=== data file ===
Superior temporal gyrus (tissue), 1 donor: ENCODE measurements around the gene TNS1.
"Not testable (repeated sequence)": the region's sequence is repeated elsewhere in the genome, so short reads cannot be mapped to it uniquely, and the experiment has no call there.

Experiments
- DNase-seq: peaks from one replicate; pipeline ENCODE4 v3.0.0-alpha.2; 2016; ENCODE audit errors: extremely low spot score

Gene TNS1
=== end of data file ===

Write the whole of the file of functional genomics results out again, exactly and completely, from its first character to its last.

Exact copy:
Superior temporal gyrus (tissue), 1 donor: ENCODE measurements around the gene TNS1.
"Not testable (repeated sequence)": the region's sequence is repeated elsewhere in the genome, so short reads cannot be mapped to it uniquely, and the experiment has no call there.

Experiments
- DNase-seq: peaks from one replicate; pipeline ENCODE4 v3.0.0-alpha.2; 2016; ENCODE audit errors: extremely low spot score

Gene TNS1